Connecting Caregivers – finally meeting a very special & overdue need

A small speck in the universe

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Being part of something bigger is what everyone’s experienced at least once in our lives, whether we recognise it then or not.

In fact, I would go so far as to say that it’s part of every human’s DNA that we aspire towards being part of a greater cause that transcends ourselves, whether we believe it or not.

Don’t think so?

Ever stood on the edge of a wind-swept cliff overlooking an endless ocean and felt a sense of smallness, like you’re but a speck of dust in an infinite universe?

Or walked through a tropical, musky mangrove with the sounds of nature practically next to your ears, and experiencing new sensations that practically screams “you’re not alone”?

How about just standing in the middle of a business hub and looking up at all the skyscrapers surrounding you?

Getting that feeling of being a small speck in the universe yet?

That’s what I’m talking about!

Strength in numbers

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That’s how I felt tonight as I joined a Zoom meeting of nearly 20 folks from different walks of life but who all had one common desire – to connect caregivers (of people with special needs) to one another, forming a strong support network across the nation.

Now in case you’re thinking 20’s a small number, how about 5,000? Cos that’s the actual number these folks tonight are capable of rallying together!

To what end you ask?

To create what might well be the largest advocacy group for special needs’ caregivers this country has ever seen in its history of advocacy.

A group simply called

And this is no mean feat, given the fact that it’s taken many months and years to pull together so many diverse groups into this one new entity.

Caring for Caregivers

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For the longest time, these different groups of caregivers have advocated in their respective corners for the special needs of kids and adults in their care. This comes as no surprise, if you’re attuned to the realities of the special needs communities in Singapore, and everywhere else in the world.

You see, such communities are as numerous as the stars in the sky, and as diverse as the marine lives in the ocean. For special needs include but are by no means limited to the following visible and invisible disabilities: ASD, ADHD, Dyslexia, Down’s Syndrome, Muscular Dystrophy, Global Developmental Delay and various learning disabilities.

And within each of these, there are spectrums that can range from mild to severe. Comorbidity (having more than one of the above simultaneously) leads to even further fragmentation, resulting in the myriad of caregiver advocacy groups we find in society today.

But all that could change next year in Singapore as this new, fledgling network comprising of all these factions of volunteer caregivers come together as one collective (and hopefully coordinated) group to serve other caregivers.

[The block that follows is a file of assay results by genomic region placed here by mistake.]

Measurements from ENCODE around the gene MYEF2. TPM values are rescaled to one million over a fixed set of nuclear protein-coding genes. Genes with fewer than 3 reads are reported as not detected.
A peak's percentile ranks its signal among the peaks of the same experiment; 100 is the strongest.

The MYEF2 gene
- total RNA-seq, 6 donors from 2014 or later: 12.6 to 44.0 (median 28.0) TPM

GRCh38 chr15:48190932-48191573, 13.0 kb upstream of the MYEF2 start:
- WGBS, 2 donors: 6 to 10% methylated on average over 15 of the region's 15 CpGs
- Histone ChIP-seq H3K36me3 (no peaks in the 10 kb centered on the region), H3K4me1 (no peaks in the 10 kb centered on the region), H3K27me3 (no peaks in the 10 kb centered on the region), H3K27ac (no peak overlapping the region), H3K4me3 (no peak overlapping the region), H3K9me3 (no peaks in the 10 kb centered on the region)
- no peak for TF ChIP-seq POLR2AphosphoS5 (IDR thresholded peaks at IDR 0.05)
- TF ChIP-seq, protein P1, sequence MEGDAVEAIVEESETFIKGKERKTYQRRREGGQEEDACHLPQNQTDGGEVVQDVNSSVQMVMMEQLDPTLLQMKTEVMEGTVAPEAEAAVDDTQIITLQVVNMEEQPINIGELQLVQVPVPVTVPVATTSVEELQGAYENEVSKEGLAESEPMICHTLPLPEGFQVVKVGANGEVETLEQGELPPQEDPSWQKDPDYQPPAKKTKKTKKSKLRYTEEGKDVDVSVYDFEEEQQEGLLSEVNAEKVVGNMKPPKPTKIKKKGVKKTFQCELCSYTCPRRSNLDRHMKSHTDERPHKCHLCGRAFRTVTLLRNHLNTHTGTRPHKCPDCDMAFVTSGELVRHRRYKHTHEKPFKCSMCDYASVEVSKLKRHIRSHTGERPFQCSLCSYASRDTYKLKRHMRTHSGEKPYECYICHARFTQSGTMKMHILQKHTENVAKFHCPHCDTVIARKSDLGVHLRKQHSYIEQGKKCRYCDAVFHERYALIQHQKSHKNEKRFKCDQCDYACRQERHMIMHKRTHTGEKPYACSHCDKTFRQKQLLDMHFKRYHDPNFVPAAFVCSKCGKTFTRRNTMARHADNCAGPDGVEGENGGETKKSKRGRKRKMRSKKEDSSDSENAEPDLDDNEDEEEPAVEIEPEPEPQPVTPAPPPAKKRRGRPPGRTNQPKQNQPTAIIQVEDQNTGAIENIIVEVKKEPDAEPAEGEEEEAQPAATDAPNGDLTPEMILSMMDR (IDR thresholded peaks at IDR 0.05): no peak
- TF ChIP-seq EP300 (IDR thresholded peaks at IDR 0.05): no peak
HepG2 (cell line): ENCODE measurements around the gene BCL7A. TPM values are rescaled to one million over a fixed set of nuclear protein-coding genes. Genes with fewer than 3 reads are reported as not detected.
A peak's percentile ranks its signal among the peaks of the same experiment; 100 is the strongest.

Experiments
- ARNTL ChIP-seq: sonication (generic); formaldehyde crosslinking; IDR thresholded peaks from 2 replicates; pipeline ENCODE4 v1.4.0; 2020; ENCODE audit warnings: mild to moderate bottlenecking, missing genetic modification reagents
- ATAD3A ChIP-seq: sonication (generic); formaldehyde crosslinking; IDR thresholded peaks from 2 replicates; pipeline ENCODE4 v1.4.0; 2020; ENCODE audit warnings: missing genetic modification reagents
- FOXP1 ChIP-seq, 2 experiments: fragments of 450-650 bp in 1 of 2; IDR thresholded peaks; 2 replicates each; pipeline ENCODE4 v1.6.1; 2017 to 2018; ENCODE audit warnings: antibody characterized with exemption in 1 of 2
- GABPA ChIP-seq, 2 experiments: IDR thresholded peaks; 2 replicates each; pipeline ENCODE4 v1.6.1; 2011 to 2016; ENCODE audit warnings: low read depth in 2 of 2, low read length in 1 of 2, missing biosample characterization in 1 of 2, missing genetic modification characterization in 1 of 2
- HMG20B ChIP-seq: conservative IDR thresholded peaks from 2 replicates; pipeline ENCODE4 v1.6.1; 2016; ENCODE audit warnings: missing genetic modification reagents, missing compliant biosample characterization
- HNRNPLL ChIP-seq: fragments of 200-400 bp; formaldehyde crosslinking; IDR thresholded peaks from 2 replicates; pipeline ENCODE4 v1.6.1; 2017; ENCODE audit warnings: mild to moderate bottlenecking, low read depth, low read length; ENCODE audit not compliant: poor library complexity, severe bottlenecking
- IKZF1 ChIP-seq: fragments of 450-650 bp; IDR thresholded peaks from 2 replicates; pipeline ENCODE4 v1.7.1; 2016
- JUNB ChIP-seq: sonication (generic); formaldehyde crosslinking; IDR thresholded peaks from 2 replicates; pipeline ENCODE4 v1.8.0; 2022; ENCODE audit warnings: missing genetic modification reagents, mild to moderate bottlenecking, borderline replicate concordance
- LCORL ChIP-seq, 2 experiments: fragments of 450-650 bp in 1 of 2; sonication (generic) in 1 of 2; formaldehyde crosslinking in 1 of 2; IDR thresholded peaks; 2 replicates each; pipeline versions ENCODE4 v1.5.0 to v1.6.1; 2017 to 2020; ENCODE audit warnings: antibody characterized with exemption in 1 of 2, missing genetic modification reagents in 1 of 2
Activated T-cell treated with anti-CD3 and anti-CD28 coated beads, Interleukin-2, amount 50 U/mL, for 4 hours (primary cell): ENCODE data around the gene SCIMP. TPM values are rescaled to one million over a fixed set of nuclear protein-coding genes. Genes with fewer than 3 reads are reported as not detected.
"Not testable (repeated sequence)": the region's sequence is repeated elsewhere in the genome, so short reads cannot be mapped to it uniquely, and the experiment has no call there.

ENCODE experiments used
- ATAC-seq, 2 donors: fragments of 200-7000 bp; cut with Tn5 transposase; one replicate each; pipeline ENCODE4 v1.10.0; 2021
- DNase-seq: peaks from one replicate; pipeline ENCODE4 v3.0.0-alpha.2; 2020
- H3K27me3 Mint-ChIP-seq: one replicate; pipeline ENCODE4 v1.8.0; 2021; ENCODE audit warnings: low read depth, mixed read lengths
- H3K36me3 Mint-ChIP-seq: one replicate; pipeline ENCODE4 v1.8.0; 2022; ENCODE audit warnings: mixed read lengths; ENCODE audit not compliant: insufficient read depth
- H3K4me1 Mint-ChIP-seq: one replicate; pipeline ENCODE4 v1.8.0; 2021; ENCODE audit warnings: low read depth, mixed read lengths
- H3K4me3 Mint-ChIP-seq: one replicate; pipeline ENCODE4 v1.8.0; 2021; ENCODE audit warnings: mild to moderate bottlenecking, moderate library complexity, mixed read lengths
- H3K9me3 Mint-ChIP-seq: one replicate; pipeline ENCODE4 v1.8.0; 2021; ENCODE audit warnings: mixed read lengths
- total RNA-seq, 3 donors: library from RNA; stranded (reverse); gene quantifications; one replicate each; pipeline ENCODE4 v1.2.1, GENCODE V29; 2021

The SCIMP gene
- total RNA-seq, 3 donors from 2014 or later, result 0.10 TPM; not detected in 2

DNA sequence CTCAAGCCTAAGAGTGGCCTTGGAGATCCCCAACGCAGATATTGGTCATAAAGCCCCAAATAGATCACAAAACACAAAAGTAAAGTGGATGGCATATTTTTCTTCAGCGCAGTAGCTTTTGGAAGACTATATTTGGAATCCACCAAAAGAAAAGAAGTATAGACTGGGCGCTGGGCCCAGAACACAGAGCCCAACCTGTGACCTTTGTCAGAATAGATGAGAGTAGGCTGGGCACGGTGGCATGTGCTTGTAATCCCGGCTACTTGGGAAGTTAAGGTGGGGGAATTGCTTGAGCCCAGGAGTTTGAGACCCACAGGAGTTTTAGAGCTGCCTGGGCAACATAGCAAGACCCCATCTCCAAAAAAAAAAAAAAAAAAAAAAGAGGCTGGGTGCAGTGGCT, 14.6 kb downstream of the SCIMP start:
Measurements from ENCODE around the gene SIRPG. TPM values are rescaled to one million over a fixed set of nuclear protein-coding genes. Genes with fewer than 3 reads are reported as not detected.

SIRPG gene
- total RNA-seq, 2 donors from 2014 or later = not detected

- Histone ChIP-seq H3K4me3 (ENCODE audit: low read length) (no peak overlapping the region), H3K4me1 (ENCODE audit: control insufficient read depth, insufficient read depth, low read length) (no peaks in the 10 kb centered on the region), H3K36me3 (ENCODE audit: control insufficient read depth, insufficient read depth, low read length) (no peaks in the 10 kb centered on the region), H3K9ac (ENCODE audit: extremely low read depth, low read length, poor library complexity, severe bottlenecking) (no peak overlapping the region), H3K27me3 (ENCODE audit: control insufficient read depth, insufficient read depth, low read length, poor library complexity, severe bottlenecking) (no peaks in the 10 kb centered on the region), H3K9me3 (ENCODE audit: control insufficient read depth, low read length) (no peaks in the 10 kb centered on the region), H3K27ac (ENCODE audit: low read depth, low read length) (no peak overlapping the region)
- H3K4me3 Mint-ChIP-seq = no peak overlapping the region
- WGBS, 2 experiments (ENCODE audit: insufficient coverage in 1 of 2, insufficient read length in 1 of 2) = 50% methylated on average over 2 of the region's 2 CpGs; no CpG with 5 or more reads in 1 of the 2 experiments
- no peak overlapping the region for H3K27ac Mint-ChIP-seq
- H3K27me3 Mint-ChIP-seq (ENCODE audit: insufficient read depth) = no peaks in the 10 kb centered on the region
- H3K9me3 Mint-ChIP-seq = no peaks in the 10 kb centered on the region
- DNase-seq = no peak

It’s hoped that together, our voices will be louder and stronger, and our advocacy will better reach the ears, hearts and minds of our country’s political and influential leaders. All for the sake of uplifting and supporting caregivers of those looking after special needs people. And also removing societal and structural barriers that currently stymie and frustrate numerous ground-up efforts to creating a more inclusive society for everyone.

Be everywhere everytime for everyone

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Ultimately, I believe that the near-20 of us in the call tonight also hoped to effect sustained and permanent change of mindset, and a deeper sense of empathy and grace in our predominantly-neurotypical countrymen.

That way, our special needs kids will feel a sense of belonging and never feel ostracised.

And we their caregivers may leave them behind with a sense of peace when our time comes, knowing that they live in a caring and inclusive society that doesn’t disparage them, but will step in to help them when we no longer can.

The heartbeat of any parent in this world is that their child will be fine on their own after they’re gone. What more for parents with special needs children?!

If we can connect caregivers everywhere to each other through this concerted effort, then we would have achieved something big in our lifetime.

Hence the feeling I had at the start of this writing, the feeling of being a small part of something larger.

It’s a scary feeling, but also a thrilling one for me cos I’ve felt alone as a special needs parent for a long time. So much so that it pushed me more than a year ago to start this blog.

Just think: if each of us in this new grouping does what little we can, what a difference it could make for the sake of our children, and fellow parents and caregivers?!

So here’s hoping 2021, and this new advocacy group, will be the start of something that will make Singapore a kinder and more gracious and inclusive place for me, and other parents/caregivers like me, to raise our kids!

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